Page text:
not completely satisfactory. First, they only deal withR small or large enough. Secondly,
no complete description of the possible asymptotic pro les of the travelling waves, their
stability, or their energy, has been pursued. As a consequence, even if the existence of
waves is proved, nothing is known about their asymptotic pro les and their stability. In
the present paper, we complete this study for any R, in dimension N = 2.
The dynamics of the parabolic equation on a segment. Eq. (1.1) is a parabolic
reaction-di usion equation. The qualitative dynamics of parabolic equations are an im-
portant subject of research. In particular, the dynamics of the one-dimensional scalar
parabolic equation on a segment,
2 @u @ u @u
(y;t) = (y;t)+g y;u(y;t); (y;t) ; (y;t)2 (0;1)R : (1.2)+2@t @y @y
with either Dirichlet, Neumann or Robin boundary conditions, are now well understood.
The study of the dynamics of (1.2) began with Chafee-Infante equation [2]. Fusco and
Rocha have shown in [9] how several informations, as for example the stability of equi-
librium points, can be read from the phase plane. One of the main tools of these papers
is Sturm-Liouville theory and Sturm theorem, which are speci c to the one-dimensional
parabolic equation. Using these properties and general techniques coming from the study
of dynamical systems, one is able to describe completely the dynamics of (1.2), see [7]
and the reference therein. Several reviews exist on this subject, see for example [8].
To our knowledge, the techniques developed for understanding the dynamics of Eq.
(1.2) have rarely been applied in concrete modelling problems. Articles as [9] or [7] are
motivated by the beauty of their theoretical results. We show here that these techniques
can be applied to obtain a better understanding of concrete problems.
Main results. We consider the equation
@u 2=4u+f(u) u ; t2R; (x;y)2R : (1.3)jyj R jyj>R
@t
It corresponds to a two-dimensional version of (1.1) where the grey matter forms a layer
of thickness 2R. Of course, it also describes the behaviour of solutions independent of z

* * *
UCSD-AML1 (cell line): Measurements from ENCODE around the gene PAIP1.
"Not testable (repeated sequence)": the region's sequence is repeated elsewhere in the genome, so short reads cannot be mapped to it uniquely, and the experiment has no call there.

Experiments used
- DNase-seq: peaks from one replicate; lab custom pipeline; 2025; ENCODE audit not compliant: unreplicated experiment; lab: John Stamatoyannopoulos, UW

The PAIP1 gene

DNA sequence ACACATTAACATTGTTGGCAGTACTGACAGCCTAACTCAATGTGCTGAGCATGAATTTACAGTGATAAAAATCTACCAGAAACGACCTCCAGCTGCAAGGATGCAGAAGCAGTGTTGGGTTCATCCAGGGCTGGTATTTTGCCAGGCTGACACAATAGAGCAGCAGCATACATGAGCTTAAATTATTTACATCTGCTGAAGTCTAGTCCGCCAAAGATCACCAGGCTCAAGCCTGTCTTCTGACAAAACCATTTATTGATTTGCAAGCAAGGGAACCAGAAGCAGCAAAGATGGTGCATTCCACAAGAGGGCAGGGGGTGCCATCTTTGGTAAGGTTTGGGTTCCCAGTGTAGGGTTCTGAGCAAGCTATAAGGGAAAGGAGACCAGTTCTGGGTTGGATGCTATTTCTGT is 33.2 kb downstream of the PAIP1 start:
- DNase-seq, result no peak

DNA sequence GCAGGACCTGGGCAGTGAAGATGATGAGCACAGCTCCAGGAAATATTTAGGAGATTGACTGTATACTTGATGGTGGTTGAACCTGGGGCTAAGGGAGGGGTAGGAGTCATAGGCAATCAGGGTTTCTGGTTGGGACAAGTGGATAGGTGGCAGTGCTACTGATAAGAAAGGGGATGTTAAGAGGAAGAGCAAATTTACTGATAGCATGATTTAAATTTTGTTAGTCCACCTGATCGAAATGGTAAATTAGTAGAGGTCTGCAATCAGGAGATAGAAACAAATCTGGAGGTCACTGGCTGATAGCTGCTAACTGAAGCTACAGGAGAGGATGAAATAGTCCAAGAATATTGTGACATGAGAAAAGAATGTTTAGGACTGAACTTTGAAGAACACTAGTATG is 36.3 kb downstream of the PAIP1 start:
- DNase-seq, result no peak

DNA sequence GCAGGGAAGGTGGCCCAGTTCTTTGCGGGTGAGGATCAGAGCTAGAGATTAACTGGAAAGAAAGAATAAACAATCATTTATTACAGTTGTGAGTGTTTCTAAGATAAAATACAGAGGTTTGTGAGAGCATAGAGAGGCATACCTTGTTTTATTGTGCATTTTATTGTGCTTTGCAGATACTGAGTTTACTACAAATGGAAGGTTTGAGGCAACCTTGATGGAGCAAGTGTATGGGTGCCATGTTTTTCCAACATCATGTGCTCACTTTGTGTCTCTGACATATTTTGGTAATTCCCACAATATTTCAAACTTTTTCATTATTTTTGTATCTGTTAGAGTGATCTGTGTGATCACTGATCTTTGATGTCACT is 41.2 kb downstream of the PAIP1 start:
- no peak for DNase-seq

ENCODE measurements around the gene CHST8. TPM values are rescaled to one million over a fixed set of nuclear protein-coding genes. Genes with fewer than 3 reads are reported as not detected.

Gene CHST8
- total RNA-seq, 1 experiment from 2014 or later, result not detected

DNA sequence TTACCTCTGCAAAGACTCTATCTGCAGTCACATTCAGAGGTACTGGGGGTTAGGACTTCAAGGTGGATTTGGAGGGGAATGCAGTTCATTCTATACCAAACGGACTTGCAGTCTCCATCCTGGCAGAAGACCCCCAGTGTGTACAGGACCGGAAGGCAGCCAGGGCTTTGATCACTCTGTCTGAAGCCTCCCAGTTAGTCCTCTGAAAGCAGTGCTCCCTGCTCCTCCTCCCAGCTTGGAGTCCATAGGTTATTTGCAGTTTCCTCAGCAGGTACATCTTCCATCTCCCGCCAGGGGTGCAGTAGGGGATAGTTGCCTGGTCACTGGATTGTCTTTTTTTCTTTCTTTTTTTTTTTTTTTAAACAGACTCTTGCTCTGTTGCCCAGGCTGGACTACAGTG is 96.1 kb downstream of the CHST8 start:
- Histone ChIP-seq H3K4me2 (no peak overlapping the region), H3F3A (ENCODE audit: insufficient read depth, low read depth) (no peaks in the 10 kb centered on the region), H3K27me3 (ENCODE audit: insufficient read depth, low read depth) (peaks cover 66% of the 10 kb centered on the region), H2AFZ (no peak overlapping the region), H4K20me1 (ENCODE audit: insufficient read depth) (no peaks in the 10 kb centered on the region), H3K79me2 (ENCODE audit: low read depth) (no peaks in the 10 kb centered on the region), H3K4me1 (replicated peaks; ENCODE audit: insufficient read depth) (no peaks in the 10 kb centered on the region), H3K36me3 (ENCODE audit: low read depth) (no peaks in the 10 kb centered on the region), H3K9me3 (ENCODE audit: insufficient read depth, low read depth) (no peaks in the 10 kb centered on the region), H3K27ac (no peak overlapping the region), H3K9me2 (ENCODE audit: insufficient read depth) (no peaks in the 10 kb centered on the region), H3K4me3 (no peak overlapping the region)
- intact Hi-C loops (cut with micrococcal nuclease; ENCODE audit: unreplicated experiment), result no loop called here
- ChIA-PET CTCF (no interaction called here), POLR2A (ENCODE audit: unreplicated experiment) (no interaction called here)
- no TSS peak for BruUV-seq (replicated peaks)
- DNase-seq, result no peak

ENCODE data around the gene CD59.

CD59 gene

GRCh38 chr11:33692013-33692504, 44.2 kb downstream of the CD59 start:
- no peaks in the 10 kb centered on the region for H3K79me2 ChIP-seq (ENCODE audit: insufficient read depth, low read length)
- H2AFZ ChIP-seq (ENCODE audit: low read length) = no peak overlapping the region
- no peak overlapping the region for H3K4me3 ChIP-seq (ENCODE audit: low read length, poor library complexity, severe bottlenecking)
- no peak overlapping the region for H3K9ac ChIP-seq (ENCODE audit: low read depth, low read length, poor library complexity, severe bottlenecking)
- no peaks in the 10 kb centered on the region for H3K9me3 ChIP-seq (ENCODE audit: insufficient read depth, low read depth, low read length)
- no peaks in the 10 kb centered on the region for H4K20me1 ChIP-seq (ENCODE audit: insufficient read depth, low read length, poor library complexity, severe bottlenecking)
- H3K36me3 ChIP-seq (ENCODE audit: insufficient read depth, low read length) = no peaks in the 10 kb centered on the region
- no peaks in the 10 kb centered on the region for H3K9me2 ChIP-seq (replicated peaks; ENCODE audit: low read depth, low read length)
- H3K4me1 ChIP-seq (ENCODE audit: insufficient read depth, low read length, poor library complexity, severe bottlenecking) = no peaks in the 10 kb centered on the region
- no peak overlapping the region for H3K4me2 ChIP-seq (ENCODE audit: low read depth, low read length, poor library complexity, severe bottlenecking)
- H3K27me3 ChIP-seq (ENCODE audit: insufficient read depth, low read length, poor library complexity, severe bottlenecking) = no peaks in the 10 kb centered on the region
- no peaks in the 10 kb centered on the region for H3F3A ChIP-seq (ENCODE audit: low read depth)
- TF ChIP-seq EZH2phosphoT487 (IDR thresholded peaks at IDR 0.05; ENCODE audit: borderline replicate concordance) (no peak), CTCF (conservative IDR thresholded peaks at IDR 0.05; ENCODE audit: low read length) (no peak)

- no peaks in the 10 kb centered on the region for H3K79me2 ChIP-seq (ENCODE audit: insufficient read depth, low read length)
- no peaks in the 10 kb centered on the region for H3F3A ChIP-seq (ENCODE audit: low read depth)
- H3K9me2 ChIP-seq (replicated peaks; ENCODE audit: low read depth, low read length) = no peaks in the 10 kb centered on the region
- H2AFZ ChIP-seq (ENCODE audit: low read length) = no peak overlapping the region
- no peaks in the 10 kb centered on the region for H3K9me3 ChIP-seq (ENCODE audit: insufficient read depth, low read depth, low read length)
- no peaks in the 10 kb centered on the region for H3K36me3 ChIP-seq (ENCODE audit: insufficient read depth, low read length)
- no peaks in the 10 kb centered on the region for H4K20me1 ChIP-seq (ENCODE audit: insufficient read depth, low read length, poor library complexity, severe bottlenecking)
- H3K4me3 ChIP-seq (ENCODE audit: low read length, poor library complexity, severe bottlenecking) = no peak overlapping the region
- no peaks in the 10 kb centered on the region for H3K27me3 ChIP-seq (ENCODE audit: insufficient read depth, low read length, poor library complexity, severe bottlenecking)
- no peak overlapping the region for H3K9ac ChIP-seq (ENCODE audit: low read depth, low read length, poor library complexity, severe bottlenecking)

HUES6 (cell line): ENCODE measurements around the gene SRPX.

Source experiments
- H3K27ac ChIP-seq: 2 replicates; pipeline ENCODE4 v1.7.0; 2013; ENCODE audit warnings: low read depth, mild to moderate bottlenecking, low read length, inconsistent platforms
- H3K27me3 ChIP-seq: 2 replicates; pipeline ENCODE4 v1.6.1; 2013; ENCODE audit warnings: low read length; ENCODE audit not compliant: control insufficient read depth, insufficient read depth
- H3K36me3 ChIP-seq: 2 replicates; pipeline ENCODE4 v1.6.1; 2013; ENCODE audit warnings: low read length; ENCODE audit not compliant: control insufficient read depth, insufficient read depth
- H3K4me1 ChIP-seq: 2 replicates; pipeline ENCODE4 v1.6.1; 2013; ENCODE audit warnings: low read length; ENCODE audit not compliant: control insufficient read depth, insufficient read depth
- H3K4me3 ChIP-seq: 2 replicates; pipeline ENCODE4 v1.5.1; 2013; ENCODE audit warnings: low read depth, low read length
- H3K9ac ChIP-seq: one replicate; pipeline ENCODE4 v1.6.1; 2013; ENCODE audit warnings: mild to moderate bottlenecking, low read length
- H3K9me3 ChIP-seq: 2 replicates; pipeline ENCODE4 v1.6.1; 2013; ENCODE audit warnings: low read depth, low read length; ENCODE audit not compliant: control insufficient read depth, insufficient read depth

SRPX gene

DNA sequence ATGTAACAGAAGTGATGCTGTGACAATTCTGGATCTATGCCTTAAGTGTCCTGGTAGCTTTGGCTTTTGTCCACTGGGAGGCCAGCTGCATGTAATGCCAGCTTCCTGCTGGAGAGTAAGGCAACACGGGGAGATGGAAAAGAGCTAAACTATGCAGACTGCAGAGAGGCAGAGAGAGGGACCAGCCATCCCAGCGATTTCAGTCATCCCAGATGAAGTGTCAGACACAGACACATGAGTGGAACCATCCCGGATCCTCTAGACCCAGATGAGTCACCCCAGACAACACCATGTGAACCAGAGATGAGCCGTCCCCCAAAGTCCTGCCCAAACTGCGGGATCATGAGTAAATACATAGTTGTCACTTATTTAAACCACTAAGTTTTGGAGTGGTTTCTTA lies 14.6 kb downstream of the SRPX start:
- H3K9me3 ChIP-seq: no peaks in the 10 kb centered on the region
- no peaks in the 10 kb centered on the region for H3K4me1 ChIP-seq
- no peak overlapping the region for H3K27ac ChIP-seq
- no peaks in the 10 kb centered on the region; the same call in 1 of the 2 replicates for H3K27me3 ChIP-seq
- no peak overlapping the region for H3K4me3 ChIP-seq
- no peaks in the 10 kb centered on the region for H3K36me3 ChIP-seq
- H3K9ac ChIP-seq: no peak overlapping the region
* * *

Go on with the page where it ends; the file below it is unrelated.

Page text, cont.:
for a three-dimensional model with a grey matter lying in a planar layer.
We are looking for solutions travelling in the x direction at speed c, that are so-
lutions u of (1.3) which can be written u(x;y;t) = v(x ct;y). Travelling fronts are
solutions u(x;y;t) = v(x ct;y) such that there are two asymptotic pro les V = V+
1with lim kv(;:) V k = 0. Using standard elliptic estimates, a pro le V is a! 1 H (R)
1solution in H (R) of the equation
00V +f(V) V = 0; y2R ; (1.4)jyj R jyj>R
3
16111that is a stationary point of
2@v @ v
(y;t) = (y;t)+f(v(y;t)) v(y;t) = 0; (y;t)2RR : (1.5)jyj R jyj>R +2@t @y
Notice that a pro le is trivially associated to an equilibrium point E(x;y) = V(y) that
is a stationary solution of (1.3). The trivial point E 0 corresponds to
the normal state of the brain, whereas a non-trivial equilibrium pointonds to a
depolarised state, deleterious for the brain. We are more particularly interested in the
existence of travelling fronts with positive speed c connecting the pro le V 0 with a+
non-trivial pro le V . Such fronts correspond to the invasion of the equilibrium state 0
by a deleterious state.
In this article, we achieve a complete study of the existence of the pro les of (1.4), of
their stability and their energy (see the following sections for the de nitions of stability
and energy). Precisely, the following theorem will be proved.
Theorem 1.1. There exist two critical thicknesses R >R > 0 such that:1 0
i) if 0 < R < R , there is no non-trivial pro le, i.e. that V 0 is the only solution of0
1(1.4) in H (R).
ii) If R <R, there exist non-trivial pro les. One of them, denoted by V , is larger than0 M
every other one. The largest pro le V is stable, and every other non-trivial pro les areM
unstable.